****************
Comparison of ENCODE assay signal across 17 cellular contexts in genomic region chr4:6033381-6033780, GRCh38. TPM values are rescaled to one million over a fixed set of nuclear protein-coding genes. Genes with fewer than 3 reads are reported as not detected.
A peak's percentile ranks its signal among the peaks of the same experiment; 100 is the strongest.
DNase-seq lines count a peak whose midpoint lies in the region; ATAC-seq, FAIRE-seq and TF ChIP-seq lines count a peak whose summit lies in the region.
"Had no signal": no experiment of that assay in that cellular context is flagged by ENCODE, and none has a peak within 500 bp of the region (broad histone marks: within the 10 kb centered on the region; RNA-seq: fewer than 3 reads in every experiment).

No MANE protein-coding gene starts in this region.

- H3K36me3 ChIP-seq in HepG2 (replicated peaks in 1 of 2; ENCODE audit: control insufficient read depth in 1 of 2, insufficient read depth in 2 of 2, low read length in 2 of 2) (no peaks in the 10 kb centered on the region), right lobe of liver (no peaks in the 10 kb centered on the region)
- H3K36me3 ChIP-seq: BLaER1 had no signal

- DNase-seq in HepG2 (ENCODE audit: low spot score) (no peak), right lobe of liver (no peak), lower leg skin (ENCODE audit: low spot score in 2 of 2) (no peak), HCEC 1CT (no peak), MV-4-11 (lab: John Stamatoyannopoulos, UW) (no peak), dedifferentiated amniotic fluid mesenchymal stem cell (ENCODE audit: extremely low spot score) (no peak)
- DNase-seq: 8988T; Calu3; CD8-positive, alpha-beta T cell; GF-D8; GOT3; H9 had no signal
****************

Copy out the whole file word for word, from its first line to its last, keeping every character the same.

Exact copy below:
Comparison of ENCODE assay signal across 17 cellular contexts in genomic region chr4:6033381-6033780, GRCh38. TPM values are rescaled to one million over a fixed set of nuclear protein-coding genes. Genes with fewer than 3 reads are reported as not detected.
A peak's percentile ranks its signal among the peaks of the same experiment; 100 is the strongest.
DNase-seq lines count a peak whose midpoint lies in the region; ATAC-seq, FAIRE-seq and TF ChIP-seq lines count a peak whose summit lies in the region.
"Had no signal": no experiment of that assay in that cellular context is flagged by ENCODE, and none has a peak within 500 bp of the region (broad histone marks: within the 10 kb centered on the region; RNA-seq: fewer than 3 reads in every experiment).

No MANE protein-coding gene starts in this region.

- H3K36me3 ChIP-seq in HepG2 (replicated peaks in 1 of 2; ENCODE audit: control insufficient read depth in 1 of 2, insufficient read depth in 2 of 2, low read length in 2 of 2) (no peaks in the 10 kb centered on the region), right lobe of liver (no peaks in the 10 kb centered on the region)
- H3K36me3 ChIP-seq: BLaER1 had no signal

- DNase-seq in HepG2 (ENCODE audit: low spot score) (no peak), right lobe of liver (no peak), lower leg skin (ENCODE audit: low spot score in 2 of 2) (no peak), HCEC 1CT (no peak), MV-4-11 (lab: John Stamatoyannopoulos, UW) (no peak), dedifferentiated amniotic fluid mesenchymal stem cell (ENCODE audit: extremely low spot score) (no peak)
- DNase-seq: 8988T; Calu3; CD8-positive, alpha-beta T cell; GF-D8; GOT3; H9 had no signal